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R: Re: R: Re: Latin loans in Welsh

From:Mangiat <mangiat@...>
Date:Wednesday, June 13, 2001, 7:51
Padraic wrote:

> >> More grist please! > >> > >> I thought I'd put in the Kerno list while I'm at it. Lots of nice > >> irregulars here - usually of the split declension sort which is > >> very common in Kerno. I-mutation plural nominatives are heard > >> less frequently than the full (correct) form. [coll. = collective > >> noun] > >> > >> ascendere ascender > >> barba la barba y varbàn (also la barbá) > > > >Does this barba mean 'beard' or 'uncle' (as in many Gallo-Italic
> >The plural -àn suggests the latter hypothesis. -ani is a quite common
> >suffix in some characteristic alpine dialects; in some valleys it is
> >used with surnames. > > Means beard. Though the meaning "uncle" is quite interesting! How > did (presumably) Latin barba come to mean uncle? Did all uncles > have beards or something?
My Italian vocabulary lists it so: _barba_, male noun, invariable, archaic and septentrionalism (does this word exist in English?): 1. uncle 2. in the valdese (and this? the vocabulary is not at hand, at the moment!) communities of Piedmont, priest; every member of this religious community. [etym.: _barba_ meant 'adult male member of the family different from the father']
> Especially in the last couple centuries, Kerno has exhibited the > curious phenomenon of nominal declension shifting based on the > final consonant of the root; after which, other similar nouns > sometimes follow by analogy even if that consonant isn't part of > the word in question. > > For example, the K word "la Couba" means Cuba, the country. One > majour export of the place is "y cigarillas coubanas" (< Span.); > which got shortened in K to "y choubannes", literally 'Cubans'. > The -n element gets reanalysed as the stem, and this word migrates > from the -a declension to the -n declension. At times other words > get reanalysed as well, even if there was never an -n in there > (like barba), and it also ends up as an -n stem. As you can see, > la barba is halfway in the -a declension (the singular) and halfway > in the -n declension (the plural).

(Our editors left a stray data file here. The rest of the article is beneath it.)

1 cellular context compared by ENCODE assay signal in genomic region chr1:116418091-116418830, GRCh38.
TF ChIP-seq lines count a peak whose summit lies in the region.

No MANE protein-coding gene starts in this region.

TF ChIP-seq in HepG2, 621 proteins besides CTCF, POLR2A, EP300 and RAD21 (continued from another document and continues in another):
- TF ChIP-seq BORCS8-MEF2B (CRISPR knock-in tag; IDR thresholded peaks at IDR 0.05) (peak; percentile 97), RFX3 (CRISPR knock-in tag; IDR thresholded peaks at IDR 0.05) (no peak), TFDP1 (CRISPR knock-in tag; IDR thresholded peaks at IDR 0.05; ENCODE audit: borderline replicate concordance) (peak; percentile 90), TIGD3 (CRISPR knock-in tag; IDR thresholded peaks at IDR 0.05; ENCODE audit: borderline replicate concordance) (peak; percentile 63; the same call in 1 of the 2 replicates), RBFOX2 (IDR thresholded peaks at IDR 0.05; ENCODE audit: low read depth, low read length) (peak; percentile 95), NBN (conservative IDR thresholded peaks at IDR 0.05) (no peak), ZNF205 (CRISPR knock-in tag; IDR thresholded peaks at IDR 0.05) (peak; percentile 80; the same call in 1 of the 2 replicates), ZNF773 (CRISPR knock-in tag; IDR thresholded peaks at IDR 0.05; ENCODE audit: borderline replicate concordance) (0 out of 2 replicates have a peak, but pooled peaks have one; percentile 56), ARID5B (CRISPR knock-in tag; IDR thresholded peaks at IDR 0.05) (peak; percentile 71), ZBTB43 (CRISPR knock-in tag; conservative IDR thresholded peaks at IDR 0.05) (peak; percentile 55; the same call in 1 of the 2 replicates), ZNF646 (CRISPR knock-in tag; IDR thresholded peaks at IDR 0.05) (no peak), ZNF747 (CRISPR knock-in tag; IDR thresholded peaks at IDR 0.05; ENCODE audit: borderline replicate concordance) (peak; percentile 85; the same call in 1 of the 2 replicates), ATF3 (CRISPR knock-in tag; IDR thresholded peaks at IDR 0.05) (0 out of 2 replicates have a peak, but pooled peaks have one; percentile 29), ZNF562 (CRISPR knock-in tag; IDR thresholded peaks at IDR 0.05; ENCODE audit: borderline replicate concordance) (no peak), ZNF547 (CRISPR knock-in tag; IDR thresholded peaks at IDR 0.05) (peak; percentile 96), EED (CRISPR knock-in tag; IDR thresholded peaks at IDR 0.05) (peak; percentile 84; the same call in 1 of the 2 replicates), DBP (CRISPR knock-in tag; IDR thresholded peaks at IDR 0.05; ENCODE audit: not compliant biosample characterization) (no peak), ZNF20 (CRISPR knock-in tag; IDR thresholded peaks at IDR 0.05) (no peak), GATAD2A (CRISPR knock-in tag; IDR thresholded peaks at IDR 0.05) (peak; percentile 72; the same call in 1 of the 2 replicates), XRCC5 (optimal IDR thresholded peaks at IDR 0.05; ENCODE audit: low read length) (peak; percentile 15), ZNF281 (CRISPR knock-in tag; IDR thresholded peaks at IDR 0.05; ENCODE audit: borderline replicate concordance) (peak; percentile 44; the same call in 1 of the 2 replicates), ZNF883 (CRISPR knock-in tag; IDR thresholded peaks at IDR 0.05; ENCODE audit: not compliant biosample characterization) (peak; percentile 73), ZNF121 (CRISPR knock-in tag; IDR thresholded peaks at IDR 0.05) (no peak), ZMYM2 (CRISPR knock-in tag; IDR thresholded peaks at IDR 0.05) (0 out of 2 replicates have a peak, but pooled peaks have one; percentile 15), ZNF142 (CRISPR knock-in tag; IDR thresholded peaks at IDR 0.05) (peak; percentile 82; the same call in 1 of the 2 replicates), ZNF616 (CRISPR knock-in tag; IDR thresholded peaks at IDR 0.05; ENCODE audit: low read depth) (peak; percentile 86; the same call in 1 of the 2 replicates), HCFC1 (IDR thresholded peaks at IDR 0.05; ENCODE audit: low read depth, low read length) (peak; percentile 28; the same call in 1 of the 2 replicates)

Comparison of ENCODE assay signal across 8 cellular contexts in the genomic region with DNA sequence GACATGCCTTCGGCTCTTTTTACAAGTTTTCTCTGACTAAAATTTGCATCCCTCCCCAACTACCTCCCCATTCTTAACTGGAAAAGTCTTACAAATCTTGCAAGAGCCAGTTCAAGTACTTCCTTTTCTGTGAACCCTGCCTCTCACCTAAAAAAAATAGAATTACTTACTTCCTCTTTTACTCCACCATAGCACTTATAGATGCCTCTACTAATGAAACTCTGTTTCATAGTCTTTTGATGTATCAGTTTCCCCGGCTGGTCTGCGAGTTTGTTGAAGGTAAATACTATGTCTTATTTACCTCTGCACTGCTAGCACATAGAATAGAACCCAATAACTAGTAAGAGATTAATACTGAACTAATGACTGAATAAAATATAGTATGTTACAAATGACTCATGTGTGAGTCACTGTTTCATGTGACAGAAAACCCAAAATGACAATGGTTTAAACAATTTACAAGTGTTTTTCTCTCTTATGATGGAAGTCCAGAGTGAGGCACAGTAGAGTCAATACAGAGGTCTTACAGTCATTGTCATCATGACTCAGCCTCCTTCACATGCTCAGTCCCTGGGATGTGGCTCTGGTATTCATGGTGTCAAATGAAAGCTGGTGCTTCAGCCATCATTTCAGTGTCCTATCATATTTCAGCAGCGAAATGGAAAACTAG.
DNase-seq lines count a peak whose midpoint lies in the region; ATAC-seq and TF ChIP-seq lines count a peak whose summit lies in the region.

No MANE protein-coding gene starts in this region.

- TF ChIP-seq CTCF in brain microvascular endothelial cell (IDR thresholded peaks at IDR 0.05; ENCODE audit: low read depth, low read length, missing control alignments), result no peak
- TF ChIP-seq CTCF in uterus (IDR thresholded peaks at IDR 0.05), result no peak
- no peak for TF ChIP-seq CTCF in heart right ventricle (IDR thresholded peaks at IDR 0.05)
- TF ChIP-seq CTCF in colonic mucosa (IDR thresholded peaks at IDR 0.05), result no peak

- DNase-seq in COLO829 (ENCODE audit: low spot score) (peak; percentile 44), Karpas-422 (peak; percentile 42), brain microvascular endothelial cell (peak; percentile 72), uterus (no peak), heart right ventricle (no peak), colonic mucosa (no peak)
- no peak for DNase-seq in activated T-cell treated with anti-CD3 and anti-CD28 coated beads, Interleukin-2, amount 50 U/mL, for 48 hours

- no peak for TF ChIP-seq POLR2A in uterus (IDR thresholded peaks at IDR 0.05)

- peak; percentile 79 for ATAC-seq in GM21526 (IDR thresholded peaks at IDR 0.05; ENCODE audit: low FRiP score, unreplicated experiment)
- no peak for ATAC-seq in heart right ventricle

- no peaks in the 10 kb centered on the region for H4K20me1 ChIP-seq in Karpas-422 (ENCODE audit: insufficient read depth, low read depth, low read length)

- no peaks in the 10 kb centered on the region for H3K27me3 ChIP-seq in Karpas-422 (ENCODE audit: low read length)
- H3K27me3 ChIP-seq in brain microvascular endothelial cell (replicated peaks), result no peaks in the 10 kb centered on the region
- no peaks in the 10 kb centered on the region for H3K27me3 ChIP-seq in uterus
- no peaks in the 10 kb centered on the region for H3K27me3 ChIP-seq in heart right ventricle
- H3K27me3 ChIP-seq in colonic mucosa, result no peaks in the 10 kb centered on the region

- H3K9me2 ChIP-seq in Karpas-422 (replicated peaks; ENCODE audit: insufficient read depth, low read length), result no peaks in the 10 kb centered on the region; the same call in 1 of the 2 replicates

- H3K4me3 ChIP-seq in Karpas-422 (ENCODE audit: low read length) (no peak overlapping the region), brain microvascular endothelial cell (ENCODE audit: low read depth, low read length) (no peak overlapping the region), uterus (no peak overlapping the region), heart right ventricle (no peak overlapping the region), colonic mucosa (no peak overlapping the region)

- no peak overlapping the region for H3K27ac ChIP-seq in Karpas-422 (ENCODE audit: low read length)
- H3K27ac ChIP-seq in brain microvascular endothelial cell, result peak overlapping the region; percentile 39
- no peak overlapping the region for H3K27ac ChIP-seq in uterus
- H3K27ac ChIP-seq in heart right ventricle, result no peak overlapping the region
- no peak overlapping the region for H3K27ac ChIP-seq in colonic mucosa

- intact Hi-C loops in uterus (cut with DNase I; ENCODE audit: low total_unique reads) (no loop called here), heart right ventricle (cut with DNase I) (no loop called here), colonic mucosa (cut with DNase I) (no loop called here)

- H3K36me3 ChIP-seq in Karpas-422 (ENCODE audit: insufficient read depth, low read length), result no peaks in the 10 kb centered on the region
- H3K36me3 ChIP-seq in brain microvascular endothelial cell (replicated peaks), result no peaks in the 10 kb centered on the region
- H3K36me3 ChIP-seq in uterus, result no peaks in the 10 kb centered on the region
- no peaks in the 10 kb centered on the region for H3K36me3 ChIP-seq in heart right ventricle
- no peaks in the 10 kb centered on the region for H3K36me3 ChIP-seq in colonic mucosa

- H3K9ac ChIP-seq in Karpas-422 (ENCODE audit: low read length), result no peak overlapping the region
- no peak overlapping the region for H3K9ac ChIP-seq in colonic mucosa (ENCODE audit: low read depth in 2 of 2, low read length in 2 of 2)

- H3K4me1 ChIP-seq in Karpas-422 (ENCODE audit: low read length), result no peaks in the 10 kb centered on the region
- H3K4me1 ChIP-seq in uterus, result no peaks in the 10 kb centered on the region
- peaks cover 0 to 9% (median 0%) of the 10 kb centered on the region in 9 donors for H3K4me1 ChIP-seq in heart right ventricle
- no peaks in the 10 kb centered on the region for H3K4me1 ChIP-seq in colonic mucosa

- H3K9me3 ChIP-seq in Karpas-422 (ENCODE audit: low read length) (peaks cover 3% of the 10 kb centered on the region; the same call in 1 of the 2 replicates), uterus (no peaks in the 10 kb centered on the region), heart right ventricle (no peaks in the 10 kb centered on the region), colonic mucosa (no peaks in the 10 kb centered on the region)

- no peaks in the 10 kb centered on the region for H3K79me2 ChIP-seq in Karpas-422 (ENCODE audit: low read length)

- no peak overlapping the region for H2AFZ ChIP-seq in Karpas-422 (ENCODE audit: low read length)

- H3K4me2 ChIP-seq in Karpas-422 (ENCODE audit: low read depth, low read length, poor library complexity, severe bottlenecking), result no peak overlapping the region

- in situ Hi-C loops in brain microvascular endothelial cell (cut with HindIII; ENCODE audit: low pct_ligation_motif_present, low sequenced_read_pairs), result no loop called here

The -n(i/e) plural is a typical trait of some alpine dialects, and as I said above, it's generally used with surnames. The AIS (Atlante Italo Svizzero, an important resource about many dialects) mentions il Capra - i Caprani, AFAIR. I'm not sure, but I think that the common plur. form of Lombard _tusa_ (trad. spell.: tosa; /'tuza/), which is tusann (t.s.: tosann; /tu'zan/) has the same source (/to'zane/ > (-e gets always lost word-finally) > /tu'zan/). Porta, one of the greatest Milanese poets ever, has also sorellann /sure'lan/ as the plur. of sorella /su'rEla/ 'sister'.
> Kerno seems to be in the middle of a great process of shift away > from the old "Latin" declension system and into something new. As > the language stood in the mid to late 19th century (the Revival), > the process was well underway; currently its travelling at full > steam and the best efforts of the various Language Bureaux can't > seem to stop it. > > The process is this: In the oldest levels of the language, there were > the same five vowel declensions Latin had plus three special consonant > declensions (-n, -t, -r/-s) which were largely declined like -i stems. > By the 15th century or so, the -o and -u stems are largely coalescent; > by the late 19th, the current state of affairs is found where there's > essentially one declension. What's happening is that -r, -n, -s, and > -t are becomming reanalysed into (official) plural terminations.
Were the five decl. still alive in the 15th cent.? Interesting...
> It should be noted that what facilitates this is the loss of the case > endings in casual speech: > > WRITTEN SPOKEN > > il murs y vurores /Il murs i vUror/ > li muri lis murib > le mmurre y vurores /le~ mur i vUrors/
It is nom/dat/acc, isn't it?
> [You don't get the dative in daily speech. I'm also sure that [o] > isn't the right IPA for the second vowel in the plural, but you > get the idea.] > > Probably what's going to happen is _all_ nouns will end up in one of > these four new declensions, with reworking of the case endings.
This is a great idea. And does the present stage of the written language reflect this?
> Not quite the answer you were looking for, but it does explain why and > how la barba gets its -n!
That was very interesting, though.
> Ah... by the way: in Kerno, uncle is "patrecko (al laddes la mmatre)" > for maternal uncle; and "brater peitron" for paternal uncle. >


Padraic Brown <pbrown@...>